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More Preschoolers Receiving Psychiatric Medications

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WebMD Health News

Feb. 22, 2000 (Minneapolis) -- The number of preschool children receiving Ritalin, Prozac, and other drugs for psychiatric disorders increased dramatically from 1991 to 1995, according to a study in this week's issue of the Journal of the American Medical Association. These medications, called psychotropics, have not been approved for young children, and the potential for harmful effects on them is unknown, the authors write.

"Rapid expansion of medication use for a particular problem raises questions about appropriateness, effectiveness, and long-term safety," researcher Julie Magno Zito, PhD, tells WebMD.

Zito and her colleagues reviewed outpatient prescription records from two state Medicaid programs and one health maintenance organization (HMO). The investigators analyzed these groups for the years 1991, 1993, and 1995.

The researcher found that Ritalin (methylphenidate) was by far the most prescribed psychotropic medication. Ritalin prescriptions among children 2 to 4 years old increased substantially in all three study groups and tripled in two of them.

Antidepressants, such as Prozac (fluoxetine) and Zoloft (sertraline), were the second most common type of psychotropic medication prescribed to preschoolers. During the study period, antidepressant prescriptions doubled in both of the Medicaid groups, and increased in the HMO group as well.

Several factors may have contributed to the trend, says Zito, an associate professor of pharmacy and medicine at the University of Maryland. These include a change in the criteria for diagnosing ADHD, an bigger role for schools in assessing children's emotional and behavioral needs, day care environments that may interfere with children's normal behavioral development, and a more favorable public attitude toward medical treatment of behavioral problems.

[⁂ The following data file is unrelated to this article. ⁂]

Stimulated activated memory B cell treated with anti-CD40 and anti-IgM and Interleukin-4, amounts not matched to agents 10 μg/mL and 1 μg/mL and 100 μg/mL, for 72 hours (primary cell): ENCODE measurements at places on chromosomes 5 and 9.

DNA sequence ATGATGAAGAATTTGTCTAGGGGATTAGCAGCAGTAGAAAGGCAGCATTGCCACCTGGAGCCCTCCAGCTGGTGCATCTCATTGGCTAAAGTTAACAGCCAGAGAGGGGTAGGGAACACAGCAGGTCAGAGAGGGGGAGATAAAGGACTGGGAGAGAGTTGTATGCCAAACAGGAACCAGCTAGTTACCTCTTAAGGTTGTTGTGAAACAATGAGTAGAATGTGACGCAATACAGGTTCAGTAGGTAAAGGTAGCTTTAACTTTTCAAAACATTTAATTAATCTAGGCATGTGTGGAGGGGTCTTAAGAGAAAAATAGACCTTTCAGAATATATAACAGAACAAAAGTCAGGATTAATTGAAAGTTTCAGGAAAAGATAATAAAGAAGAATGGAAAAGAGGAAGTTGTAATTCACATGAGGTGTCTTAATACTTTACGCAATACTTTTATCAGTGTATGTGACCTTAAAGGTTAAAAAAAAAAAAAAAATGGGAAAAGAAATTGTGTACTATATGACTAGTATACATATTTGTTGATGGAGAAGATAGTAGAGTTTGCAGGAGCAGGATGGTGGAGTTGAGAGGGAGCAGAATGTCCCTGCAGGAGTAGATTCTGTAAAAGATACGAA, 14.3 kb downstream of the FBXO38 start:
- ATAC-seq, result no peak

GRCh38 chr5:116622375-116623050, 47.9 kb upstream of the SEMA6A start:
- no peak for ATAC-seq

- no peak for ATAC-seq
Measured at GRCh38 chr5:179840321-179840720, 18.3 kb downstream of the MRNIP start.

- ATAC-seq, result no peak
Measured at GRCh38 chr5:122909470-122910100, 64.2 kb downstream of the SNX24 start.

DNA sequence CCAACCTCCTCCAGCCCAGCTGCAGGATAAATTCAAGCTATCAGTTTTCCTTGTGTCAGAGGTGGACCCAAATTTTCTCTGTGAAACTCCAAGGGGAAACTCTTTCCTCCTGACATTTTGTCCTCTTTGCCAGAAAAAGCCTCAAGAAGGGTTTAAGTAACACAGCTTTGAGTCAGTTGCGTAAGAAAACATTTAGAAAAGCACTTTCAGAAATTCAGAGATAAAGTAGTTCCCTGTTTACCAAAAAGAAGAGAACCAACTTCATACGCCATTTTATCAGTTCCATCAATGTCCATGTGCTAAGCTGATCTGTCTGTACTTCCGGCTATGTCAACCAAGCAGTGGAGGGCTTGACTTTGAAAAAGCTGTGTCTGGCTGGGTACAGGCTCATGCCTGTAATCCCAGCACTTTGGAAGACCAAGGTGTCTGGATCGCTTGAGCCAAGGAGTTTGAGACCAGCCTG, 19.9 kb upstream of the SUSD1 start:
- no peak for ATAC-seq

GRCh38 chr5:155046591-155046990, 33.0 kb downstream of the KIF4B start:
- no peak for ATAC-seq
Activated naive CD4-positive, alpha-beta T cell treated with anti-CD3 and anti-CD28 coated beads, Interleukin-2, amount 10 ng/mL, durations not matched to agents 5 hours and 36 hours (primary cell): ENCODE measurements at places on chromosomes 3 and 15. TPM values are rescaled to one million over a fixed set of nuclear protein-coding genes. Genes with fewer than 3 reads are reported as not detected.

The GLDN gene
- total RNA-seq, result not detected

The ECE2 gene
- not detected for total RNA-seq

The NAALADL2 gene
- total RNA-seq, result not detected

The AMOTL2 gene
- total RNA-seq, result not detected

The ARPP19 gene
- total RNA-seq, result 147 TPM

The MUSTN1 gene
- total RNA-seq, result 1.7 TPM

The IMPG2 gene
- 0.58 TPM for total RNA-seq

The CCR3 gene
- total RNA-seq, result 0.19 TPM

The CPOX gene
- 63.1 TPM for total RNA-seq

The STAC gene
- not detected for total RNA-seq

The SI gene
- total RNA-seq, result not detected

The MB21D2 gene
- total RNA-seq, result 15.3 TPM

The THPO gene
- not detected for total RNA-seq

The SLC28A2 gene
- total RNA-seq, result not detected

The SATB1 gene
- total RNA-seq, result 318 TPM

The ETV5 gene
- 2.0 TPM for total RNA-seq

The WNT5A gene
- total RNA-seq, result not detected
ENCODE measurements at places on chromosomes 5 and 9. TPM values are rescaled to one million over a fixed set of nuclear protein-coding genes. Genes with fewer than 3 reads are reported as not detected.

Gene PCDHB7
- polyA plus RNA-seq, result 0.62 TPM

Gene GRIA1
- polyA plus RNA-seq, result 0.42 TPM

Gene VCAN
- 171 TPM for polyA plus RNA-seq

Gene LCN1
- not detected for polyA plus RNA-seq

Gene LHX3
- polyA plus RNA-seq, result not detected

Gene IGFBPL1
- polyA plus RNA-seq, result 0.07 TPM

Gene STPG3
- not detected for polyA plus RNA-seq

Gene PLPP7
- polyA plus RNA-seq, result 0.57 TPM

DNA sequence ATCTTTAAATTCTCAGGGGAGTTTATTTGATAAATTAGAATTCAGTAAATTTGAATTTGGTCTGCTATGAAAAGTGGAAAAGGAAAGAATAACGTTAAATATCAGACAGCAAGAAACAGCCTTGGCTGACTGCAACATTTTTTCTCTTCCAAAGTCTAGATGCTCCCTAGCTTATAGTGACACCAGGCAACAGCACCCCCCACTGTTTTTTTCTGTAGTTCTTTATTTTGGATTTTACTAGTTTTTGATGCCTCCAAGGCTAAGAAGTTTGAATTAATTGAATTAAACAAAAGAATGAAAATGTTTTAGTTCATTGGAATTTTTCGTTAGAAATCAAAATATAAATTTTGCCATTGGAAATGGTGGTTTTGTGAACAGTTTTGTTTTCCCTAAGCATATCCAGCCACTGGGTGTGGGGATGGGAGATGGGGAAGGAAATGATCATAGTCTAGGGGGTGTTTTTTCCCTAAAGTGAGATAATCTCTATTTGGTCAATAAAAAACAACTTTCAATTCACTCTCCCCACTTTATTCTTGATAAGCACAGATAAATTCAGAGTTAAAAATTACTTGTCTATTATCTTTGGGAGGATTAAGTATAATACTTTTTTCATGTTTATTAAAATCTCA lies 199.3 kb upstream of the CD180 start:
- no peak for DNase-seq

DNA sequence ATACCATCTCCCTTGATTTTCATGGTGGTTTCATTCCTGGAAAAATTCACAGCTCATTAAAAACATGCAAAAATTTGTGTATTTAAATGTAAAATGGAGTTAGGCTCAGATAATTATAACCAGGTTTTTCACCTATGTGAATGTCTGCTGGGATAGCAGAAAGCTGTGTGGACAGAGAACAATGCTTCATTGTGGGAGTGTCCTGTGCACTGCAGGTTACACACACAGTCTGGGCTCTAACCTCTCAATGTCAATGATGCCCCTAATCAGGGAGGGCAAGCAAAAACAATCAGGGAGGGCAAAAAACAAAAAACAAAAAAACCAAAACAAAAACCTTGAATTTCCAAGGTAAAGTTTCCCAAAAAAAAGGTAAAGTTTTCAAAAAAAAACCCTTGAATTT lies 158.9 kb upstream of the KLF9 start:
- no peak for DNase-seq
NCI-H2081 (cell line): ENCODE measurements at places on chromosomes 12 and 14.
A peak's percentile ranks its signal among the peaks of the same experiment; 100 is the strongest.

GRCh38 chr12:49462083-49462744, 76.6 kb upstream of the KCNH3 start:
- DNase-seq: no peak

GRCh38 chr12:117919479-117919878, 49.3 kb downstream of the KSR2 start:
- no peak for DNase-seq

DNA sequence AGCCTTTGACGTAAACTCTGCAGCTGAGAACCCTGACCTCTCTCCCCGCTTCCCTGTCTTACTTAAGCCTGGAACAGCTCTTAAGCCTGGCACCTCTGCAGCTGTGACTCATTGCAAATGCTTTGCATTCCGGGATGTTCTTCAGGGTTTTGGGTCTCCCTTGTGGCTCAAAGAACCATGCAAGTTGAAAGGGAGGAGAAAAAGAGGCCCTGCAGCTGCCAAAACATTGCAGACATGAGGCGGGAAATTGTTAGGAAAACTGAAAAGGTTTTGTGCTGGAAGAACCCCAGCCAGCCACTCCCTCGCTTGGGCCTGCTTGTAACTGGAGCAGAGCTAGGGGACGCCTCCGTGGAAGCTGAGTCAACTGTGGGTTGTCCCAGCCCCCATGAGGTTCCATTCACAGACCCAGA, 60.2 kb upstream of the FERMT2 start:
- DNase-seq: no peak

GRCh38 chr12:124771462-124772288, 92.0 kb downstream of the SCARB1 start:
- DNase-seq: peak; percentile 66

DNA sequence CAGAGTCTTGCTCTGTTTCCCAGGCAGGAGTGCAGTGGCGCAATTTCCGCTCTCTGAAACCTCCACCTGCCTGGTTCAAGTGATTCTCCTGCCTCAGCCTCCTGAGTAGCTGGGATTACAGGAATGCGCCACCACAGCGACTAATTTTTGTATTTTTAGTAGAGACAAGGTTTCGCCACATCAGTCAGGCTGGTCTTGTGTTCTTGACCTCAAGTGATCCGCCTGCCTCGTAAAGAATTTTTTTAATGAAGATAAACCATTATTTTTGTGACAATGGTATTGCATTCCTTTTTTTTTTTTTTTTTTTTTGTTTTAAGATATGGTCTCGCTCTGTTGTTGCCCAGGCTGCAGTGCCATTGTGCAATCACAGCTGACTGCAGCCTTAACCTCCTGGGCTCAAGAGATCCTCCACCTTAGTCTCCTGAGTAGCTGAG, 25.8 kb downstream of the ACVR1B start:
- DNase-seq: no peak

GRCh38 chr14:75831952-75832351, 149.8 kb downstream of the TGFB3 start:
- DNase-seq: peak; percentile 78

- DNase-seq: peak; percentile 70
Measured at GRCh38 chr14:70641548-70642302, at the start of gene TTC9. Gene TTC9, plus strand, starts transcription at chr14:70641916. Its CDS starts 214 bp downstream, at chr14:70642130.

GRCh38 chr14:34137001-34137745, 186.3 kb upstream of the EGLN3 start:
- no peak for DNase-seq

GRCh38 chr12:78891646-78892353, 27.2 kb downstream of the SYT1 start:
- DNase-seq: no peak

"This reported increased use of psychotropic drugs in very young children raises important questions," Joseph T. Coyle, MD, writes in an editorial accompanying the study. He suggests that "behaviorally disturbed children are now increasingly subjected to quick and inexpensive pharmacologic fixes" rather than multidisciplinary approaches that include pediatric, psychiatric, behavioral, and family care. These practices, he says, "suggest a growing crisis in mental health services to children and demand more thorough investigation."

Coyle, who is chair of psychiatry at Harvard Medical School, tells WebMD that if a pediatrician, nurse, or teacher tells a parent that a child needs a psychiatric medication, the child should be assessed by a physician trained in diagnosing emotional or behavioral conditions. A prescription, he says, should not always be the first option.

"Rather than prescribing a medication, sometimes we need to consider the child's perspective and consider stressors that could be causing problematic behaviors," Martin Maldonado, MD, tells WebMD in an interview seeking analysis of the study. These could include a move or a new sibling, which would be highly stressful to a young child, says Maldonado, an infant and child psychiatrist at Menninger Memorial Hospital in Topeka, Kan.

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